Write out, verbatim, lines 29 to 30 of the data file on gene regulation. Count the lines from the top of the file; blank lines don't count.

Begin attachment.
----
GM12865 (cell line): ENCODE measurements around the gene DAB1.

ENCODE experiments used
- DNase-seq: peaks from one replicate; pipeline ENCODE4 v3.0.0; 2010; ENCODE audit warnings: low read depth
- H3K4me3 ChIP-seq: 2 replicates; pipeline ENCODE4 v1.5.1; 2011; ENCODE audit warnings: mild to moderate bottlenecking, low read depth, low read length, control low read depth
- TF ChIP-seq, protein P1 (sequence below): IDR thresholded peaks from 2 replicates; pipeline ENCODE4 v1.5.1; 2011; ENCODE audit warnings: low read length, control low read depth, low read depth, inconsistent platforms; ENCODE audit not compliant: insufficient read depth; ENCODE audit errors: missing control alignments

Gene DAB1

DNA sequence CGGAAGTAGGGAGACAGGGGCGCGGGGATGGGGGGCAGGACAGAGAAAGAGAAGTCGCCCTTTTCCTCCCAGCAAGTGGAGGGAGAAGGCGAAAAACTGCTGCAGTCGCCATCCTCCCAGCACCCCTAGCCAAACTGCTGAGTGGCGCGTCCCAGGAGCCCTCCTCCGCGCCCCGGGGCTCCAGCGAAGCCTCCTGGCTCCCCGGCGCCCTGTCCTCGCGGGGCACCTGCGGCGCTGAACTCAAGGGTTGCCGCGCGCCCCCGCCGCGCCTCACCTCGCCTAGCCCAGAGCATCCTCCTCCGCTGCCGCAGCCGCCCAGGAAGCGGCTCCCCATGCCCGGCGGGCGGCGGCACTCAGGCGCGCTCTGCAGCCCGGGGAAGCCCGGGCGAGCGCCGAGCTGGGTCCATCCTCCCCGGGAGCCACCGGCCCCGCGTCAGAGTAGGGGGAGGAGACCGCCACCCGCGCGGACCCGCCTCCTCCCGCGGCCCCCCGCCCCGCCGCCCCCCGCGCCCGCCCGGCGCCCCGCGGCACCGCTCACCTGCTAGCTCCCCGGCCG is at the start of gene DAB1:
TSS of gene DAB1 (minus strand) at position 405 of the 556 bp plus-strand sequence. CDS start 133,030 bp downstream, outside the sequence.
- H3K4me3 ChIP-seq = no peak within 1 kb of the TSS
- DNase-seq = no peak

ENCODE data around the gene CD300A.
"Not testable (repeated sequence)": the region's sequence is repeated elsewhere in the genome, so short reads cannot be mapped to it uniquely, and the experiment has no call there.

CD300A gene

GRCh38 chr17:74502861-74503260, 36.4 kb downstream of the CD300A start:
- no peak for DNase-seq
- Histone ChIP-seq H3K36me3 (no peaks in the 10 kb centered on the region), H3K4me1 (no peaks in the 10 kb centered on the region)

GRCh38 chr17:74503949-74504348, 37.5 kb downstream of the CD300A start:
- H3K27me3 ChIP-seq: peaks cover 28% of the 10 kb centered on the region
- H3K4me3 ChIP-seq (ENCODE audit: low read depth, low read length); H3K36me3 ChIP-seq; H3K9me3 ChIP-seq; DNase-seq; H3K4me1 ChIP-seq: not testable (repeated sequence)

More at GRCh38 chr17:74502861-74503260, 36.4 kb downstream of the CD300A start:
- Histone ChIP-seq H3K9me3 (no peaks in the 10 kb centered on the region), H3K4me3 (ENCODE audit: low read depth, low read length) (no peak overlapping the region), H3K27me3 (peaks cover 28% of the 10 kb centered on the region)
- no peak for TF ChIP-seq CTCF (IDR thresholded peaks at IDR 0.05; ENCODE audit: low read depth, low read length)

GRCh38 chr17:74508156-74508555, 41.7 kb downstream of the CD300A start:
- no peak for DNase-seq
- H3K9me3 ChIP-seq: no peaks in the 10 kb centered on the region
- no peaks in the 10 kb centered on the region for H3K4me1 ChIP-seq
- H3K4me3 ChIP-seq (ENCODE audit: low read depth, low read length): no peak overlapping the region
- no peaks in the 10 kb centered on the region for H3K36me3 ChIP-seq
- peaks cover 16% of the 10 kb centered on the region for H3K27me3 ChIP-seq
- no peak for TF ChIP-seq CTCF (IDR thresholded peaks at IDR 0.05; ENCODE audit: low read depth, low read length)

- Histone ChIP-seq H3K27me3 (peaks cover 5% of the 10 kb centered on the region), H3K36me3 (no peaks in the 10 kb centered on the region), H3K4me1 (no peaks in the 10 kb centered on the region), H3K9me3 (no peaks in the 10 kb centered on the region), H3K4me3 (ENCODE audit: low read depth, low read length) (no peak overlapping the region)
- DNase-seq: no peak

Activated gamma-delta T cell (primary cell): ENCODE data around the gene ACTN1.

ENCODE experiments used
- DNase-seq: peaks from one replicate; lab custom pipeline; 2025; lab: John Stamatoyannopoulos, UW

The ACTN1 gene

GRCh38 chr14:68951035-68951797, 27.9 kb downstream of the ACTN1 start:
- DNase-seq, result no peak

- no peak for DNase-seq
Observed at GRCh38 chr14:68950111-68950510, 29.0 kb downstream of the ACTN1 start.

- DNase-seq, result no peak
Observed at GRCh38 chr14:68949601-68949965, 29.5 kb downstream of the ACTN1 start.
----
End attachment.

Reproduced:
- peaks cover 16% of the 10 kb centered on the region for H3K27me3 ChIP-seq
- no peak for TF ChIP-seq CTCF (IDR thresholded peaks at IDR 0.05; ENCODE audit: low read depth, low read length)